For Pete’s sake, I thought, am I supposed to smack those visitors or the bear first?? Running back down the bridge, I started the yelling again. I think the sound of me running down the bridge spooked the bear, so he tried halfheartedly to climb a tree, paused, and decided on a stump next to the bridge about 15 feet away from me. I was hoping he would scramble away, but I had him pinned against the bridge and he started to look a little more panicked. Backing up a step or two, I started banging on the metal trailhead sign. Later that day, I would forget all the banging on things I had done and wonder why my hand tingled so much. The bear, still not as terrified as I would have liked him, took a few steps towards me and the parking lot of wildlife point-and-shoot paparazzi. This is it, I thought, I’m going to have to tackle him. I didn’t see what the people were doing behind me, although all the exclamation was enough to indicate a frenzied crowd that likely wouldn’t run fast enough. Luckily, as he reached the edge of the bridge, he decided not to run into the parking lot or back up the bridge, but head for the edge of the hill and flail down it [and probably ran across the road below without looking both ways, too].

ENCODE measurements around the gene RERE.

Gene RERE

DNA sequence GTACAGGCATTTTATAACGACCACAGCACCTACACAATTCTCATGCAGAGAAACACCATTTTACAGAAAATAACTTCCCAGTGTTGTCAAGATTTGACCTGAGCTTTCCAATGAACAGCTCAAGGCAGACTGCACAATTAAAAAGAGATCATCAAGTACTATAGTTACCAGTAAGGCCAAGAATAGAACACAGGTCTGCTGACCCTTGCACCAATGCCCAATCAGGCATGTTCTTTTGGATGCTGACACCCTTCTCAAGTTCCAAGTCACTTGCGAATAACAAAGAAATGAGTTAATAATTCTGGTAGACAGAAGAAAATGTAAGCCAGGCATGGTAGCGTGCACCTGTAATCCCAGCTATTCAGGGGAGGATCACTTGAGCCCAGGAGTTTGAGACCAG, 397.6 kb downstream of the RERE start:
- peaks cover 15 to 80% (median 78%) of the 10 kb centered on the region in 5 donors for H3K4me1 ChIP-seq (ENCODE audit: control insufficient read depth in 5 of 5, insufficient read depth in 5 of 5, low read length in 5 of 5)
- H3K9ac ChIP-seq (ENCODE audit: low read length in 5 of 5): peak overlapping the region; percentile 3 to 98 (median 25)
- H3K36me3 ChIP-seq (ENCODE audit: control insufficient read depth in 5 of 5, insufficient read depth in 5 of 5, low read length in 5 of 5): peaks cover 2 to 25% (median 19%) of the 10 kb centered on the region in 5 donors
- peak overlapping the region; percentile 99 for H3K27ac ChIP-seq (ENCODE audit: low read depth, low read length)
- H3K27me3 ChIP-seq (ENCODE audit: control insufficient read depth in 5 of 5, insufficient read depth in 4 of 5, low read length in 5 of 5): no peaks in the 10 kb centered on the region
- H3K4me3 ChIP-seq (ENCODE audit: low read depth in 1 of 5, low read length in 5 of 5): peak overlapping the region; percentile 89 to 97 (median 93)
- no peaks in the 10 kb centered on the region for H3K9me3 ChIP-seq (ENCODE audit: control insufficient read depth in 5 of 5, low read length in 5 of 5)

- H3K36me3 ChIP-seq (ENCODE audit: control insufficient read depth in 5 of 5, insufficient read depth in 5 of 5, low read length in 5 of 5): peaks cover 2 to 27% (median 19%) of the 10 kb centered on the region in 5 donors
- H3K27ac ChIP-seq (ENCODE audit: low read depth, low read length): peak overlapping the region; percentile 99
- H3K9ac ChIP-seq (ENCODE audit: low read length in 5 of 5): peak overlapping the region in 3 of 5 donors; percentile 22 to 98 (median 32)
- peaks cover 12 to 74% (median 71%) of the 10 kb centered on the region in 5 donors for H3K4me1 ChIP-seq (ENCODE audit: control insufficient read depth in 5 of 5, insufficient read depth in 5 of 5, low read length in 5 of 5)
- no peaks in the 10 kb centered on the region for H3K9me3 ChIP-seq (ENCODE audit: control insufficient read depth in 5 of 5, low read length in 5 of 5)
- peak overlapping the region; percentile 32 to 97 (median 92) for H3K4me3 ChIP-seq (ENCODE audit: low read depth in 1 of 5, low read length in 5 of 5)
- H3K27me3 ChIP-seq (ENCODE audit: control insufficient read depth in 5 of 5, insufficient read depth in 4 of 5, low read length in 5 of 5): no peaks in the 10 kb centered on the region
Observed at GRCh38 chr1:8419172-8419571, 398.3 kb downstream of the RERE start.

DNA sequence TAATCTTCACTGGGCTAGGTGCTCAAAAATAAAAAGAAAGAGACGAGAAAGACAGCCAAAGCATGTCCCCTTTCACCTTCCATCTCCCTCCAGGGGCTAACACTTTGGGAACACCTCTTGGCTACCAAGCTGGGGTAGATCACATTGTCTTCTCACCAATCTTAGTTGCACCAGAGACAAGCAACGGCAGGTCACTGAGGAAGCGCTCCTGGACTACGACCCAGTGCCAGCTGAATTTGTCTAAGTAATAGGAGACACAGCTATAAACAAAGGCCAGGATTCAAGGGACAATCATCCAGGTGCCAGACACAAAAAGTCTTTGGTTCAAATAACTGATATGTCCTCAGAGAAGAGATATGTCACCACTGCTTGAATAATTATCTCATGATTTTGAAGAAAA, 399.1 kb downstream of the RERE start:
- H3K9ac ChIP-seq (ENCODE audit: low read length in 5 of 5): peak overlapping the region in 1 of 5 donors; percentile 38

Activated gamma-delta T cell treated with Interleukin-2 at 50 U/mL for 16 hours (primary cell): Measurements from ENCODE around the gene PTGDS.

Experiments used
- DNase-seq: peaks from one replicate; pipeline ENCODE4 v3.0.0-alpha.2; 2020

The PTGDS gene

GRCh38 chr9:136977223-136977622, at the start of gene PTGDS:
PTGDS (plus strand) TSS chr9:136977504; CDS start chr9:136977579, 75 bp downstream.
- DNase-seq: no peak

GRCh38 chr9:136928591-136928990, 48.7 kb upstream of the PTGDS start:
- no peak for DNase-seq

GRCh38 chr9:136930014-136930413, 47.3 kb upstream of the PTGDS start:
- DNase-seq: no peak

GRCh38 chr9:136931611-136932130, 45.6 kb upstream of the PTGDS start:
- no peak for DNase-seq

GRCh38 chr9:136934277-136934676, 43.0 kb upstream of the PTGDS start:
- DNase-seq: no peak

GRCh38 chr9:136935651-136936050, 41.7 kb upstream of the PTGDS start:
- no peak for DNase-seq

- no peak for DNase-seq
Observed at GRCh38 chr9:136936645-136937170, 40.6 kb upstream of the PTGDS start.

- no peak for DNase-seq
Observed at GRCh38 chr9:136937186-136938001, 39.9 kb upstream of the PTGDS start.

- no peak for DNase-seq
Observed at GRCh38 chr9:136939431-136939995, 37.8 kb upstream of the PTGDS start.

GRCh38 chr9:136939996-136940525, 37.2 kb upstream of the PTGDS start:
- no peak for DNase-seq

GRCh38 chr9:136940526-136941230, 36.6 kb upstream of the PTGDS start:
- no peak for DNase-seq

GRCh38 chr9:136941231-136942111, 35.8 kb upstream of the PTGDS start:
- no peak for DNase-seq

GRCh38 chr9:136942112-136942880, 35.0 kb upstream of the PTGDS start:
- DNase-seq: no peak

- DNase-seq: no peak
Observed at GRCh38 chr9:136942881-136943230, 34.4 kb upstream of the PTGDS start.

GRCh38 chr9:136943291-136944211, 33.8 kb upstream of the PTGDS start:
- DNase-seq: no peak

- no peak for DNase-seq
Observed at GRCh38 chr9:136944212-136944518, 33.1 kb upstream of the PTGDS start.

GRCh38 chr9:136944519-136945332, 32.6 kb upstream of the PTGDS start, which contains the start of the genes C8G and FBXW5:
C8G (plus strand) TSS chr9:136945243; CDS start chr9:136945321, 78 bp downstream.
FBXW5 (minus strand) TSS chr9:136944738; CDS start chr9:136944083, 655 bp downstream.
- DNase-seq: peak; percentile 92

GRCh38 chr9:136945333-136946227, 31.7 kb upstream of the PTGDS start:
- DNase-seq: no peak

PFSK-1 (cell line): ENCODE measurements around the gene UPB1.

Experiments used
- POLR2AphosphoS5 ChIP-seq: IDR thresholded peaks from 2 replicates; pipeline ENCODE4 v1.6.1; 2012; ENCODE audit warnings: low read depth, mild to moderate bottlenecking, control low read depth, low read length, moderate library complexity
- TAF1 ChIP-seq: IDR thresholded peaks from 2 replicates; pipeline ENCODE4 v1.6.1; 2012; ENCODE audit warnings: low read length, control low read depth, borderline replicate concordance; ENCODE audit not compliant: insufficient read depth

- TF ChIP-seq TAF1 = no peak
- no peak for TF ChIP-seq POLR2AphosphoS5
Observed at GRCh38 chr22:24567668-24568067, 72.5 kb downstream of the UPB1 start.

Letting go of my trailhead sign drum, I walked to the edge of the hill. No visual of him, nor any noise. Good. I went to address the parking lot crowd to tell them the proper techniques of encountering a bear. An adrenaline-rushed lady, one of the family that triggered the bear’s gallop into the parking lot, ran over to me, squealing “THAT WAS SO COOL!” Some days, I am glad I don’t have ears like a cat, because at that moment, they would have been flat against my head in annoyance. 

I spent the rest of that hour giving my forest walk, a mundanely insightful look at an old growth forest that was nothing as exciting as a bear…

This happened a few weeks ago, and reports of the bear have kept coming in. A visitor submitted photo to our facebook page shows just how hard this bear is having it: Visitor’s Bear Photo